ASX iron ore juniors have not escaped the stock price pain caused by rising inflation/interest rates in major economies and slowing China due to its COVID lockdowns. In fact, they were hit harder.
Fair enough, juniors are more speculative after all. But it has made Garimpeiro wonder if the sale at juniors has been overdone and if there is some value to be had at lower levels.
Right off the bat, it has to be said that it all depends on where the price of iron ore goes from here. Last time Garimpeiro looked, iron ore was US$133/t. This puts it midway between the CY2021 average of US$156/t and the CY2020 average of US$105/t.
So the price hasn’t exactly collapsed as market pessimism around the slowdown in China suggests. Sentiment has certainly soured towards the future direction of iron ore. But for now at least, the price is holding up just fine.
So no more big dividend checks from Rio Tinto, BHP and Fortescue. And who knows, a return of purchasing support for juniors. Morgan Stanley’s Commodity Office actually believes there is an advantage in price – after a bit of a wait, that is.
“With supply from the majors up after a disappointing first quarter and steel demand from China not yet rebounding, there may well be more downside to the price of iron ore in the near term as the market will ease,” the report said.
“However, as the lockdowns are expected to ease and the stimulus becomes more effective during the third quarter, we still expect China’s steel demand to pick up, which could push production up by steel and open steelmakers’ margins again, allowing the price of iron ore to rebound.’
“Therefore, we believe that our base case of US$163/t for the second half of 2022 is still a realistic target at this stage.”
He added, however, that the outcome would depend on whether Beijing failed to meet earlier orders to cut steel production for the whole year.
All of that is enough for Garimpeiro to go hunting for iron ore juniors, all of which are trading well below their 52-week highs.
FENIX (ASX:FEX): trades at 31.5c with a market cap of $162m (cash in bank was $85m at the end of March).
The boutique iron ore producer at the Iron Ridge project in the mid-west region of WA generated $33 million in free operating cash flow in the March quarter. Cash costs were A$81.72/t, so there’s a lot of fat on current iron ore prices, and the company has an in-the-money hedge providing additional protection.
Fenix now pays taxes, so fully franked dividends are part of the plan (50-80% of profits), subject to the usual qualifiers. Specifically, the success of Iron Ridge prompted the company to consider growth through a combination of expansion, exploration and regional project acquisitions.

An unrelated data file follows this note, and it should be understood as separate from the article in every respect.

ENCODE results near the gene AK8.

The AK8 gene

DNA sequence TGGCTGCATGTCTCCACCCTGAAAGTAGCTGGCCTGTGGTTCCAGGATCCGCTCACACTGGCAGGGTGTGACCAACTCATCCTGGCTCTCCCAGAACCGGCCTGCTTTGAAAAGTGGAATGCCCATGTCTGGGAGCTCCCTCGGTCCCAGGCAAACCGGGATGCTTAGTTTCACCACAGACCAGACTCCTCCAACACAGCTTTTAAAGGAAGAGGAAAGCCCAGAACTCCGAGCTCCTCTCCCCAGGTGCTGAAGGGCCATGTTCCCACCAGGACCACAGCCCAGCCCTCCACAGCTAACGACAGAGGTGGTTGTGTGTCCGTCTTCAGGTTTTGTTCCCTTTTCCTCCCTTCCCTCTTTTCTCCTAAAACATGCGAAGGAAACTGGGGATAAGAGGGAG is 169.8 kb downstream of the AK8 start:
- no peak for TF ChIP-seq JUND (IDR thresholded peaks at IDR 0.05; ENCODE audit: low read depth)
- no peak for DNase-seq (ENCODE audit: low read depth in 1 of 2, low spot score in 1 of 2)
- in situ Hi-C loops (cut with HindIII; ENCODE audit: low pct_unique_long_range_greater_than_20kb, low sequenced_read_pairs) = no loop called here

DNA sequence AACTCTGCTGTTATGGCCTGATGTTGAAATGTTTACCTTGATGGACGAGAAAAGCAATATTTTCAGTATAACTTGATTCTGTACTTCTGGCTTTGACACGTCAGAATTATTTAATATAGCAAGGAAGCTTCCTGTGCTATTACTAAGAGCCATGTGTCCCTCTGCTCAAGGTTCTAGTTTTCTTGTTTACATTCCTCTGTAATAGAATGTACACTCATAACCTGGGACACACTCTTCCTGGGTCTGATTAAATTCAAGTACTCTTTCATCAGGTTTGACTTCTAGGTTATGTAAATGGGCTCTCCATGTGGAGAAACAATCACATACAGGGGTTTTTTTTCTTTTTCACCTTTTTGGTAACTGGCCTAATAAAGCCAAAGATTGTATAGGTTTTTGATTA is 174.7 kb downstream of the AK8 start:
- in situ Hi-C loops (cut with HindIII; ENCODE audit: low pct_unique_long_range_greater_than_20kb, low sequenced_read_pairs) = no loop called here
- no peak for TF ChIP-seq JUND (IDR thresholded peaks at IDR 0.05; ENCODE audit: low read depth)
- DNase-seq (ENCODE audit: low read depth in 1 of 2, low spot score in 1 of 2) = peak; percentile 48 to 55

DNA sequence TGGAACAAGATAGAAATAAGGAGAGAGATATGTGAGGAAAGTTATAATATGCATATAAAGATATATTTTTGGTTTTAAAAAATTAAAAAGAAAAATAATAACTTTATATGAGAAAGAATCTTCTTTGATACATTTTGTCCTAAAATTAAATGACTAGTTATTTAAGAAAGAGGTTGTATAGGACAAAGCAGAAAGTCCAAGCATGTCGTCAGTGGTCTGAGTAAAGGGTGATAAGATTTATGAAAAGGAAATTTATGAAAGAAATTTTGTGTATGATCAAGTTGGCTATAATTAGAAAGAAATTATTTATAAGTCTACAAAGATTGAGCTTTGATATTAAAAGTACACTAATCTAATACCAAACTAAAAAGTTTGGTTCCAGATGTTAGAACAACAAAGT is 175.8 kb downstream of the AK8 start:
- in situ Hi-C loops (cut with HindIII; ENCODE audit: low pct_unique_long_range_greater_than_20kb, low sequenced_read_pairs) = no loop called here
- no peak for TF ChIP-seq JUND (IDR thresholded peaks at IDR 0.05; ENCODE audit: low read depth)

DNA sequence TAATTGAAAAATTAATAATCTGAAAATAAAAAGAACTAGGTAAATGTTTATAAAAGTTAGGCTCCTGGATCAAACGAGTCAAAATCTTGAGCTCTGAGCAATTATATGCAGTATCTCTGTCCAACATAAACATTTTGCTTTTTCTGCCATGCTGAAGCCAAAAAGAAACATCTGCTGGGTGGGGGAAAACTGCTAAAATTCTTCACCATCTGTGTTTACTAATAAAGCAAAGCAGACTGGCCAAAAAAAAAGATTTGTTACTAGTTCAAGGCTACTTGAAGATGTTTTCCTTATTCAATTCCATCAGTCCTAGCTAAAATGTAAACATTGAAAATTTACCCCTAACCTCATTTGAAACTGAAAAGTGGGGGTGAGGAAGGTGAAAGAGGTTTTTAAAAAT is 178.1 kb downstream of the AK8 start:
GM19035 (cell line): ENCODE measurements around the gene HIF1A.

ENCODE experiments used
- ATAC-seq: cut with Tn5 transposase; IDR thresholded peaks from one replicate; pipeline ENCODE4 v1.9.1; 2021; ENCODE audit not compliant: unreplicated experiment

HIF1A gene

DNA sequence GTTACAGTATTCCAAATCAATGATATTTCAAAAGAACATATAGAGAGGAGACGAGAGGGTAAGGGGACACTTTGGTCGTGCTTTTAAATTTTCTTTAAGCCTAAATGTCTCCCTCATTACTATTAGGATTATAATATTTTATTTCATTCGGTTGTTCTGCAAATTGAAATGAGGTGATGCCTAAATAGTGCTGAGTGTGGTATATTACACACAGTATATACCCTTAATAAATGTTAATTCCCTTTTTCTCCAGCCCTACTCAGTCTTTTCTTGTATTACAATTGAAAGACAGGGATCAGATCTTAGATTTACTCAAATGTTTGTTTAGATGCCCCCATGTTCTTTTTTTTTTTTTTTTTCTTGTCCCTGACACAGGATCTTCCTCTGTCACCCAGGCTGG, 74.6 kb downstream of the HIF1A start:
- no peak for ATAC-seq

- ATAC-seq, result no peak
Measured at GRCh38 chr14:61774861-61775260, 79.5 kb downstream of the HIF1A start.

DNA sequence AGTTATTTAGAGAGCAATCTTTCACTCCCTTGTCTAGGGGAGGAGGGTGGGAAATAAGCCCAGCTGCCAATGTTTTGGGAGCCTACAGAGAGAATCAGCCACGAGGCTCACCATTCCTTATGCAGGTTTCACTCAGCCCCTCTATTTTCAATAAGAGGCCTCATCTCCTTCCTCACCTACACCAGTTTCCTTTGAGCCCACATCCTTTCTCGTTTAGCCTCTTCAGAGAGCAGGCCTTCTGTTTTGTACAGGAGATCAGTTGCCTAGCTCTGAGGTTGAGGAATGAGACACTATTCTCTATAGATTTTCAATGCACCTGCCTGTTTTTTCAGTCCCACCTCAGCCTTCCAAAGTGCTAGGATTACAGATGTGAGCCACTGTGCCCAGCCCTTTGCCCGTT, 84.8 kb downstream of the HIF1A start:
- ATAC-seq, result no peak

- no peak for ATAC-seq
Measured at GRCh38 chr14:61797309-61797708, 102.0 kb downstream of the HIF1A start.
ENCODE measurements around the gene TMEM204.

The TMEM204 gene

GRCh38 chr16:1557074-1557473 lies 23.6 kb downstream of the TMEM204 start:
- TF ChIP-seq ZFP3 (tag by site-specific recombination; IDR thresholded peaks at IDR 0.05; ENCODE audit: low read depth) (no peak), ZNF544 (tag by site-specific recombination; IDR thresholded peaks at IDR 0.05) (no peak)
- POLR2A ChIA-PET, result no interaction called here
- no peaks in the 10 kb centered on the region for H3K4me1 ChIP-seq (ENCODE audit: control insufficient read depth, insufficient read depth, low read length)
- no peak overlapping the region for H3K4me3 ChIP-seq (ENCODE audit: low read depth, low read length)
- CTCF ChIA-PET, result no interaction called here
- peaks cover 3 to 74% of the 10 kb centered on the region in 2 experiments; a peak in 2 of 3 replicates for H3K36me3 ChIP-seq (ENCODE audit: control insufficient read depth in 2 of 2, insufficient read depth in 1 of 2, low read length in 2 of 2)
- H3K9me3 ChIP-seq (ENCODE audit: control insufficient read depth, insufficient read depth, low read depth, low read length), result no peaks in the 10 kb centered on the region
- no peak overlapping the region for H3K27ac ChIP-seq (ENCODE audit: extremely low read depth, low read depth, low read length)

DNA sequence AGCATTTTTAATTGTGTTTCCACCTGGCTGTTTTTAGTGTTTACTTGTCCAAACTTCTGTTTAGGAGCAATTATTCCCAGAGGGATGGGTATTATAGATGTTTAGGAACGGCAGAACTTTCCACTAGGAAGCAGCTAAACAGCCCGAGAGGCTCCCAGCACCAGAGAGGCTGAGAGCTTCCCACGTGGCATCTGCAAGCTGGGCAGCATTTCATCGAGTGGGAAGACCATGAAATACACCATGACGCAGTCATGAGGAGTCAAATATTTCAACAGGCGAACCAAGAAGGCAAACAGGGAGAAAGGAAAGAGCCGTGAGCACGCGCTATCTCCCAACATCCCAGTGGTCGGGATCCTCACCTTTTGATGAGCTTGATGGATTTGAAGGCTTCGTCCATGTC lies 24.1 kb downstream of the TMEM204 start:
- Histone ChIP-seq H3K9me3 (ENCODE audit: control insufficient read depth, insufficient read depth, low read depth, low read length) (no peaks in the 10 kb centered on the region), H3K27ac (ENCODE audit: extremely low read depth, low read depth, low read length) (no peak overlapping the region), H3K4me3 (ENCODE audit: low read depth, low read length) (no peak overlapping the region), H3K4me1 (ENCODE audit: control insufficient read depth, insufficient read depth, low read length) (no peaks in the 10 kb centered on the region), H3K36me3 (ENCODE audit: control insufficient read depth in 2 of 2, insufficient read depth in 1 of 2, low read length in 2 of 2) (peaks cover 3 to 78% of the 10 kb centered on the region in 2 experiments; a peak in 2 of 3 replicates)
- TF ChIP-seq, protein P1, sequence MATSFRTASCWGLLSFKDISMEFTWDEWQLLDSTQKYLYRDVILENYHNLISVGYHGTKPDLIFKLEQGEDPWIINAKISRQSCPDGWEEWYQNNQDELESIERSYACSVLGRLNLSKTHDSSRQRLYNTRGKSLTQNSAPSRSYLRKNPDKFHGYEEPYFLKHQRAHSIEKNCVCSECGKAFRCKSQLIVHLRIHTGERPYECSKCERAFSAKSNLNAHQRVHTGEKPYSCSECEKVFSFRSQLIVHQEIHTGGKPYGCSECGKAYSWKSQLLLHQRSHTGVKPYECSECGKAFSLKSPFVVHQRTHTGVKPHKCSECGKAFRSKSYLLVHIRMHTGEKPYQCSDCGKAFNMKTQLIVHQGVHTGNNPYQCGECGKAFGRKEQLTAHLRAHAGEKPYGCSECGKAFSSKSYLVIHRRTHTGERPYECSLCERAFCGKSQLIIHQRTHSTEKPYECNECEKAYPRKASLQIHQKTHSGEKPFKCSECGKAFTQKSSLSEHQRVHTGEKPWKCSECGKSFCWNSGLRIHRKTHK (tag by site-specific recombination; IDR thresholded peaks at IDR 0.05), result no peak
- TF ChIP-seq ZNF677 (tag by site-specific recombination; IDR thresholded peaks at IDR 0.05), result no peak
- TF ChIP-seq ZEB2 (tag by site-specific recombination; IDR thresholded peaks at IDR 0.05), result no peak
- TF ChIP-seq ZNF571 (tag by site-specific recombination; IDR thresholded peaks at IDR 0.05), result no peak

All three would leverage the Iron Ridge processing base, the company’s joint venture haul truck fleet and its export infrastructure in Geraldton. As is known, all the iron ore in the world is not worth much if there is no way to the export market.
Fenix has a proven solution. That means iron ore deposits stuck in the Midwest with no path to export markets — and there are plenty of them — are more valuable in the hands of Fenix than in the hands of an owner without export solution.
MAGNETITE MINES (ASX:MGT): Trading at 2.6c for a market cap of $98m. The company is now funded to complete a definitive feasibility study and secure project financing for its Razorback project in South Australia after raising $15.8 million from a recent rights issue.
The momentum for the staged development of the huge magnetite resource is also building in response to increasing pressure on the global steel industry to clean up its emissions. Using the type of high quality end product (68% iron) that Razorback will produce is an obvious starting point over using 58-60% Pilbara iron ore.
Razorback’s soft magnetite ore will give it an operating cost advantage over competing WA magnetite projects, as will its ability to connect to existing power, rail and port infrastructure. And because SA has a power grid with high renewable energy penetration, Razorback gets another “green” tick.
GENMIN (ASX:GEN): Trading at 21c for a market cap of $85m. The company was cited by Garimpeiro on December 18 for its Baniaka iron ore project in southeastern Gabon.
It was trading at 21c at the time and still is, not a bad effort given the recent turmoil in stock markets in general.
The resource base at Baniaka has just been massively increased to 700M/t and there is more to come. Genmin is therefore not exactly resource constrained as it aims to be a producer by mid-2024, initially at an annual rate of 5Mt.
As mentioned in December, Andrew Forrest’s Fortescue has shed light on Gabon’s iron ore potential by embarking on a three-year study that could lead to his involvement in the development of the Belinga project in the central nation of l ‘West Africa.
Genmin stepped in much earlier and is currently working on a preliminary feasibility study for Baniaka. A recent deal to access nearby hydroelectric power gives Genmin a big boost on the “green” credentials front.
It should also be noted that Chinese interests are crisscrossing Africa in search of large iron ore projects that can reduce their reliance on Pilbara iron ore. Does this make Genmin a takeover target for the Chinese?
Time will tell on this point. In the meantime, the company is pursuing the various workflows to achieve this mid-2024 production target. Bell Potter has a 45c valuation on the stock.
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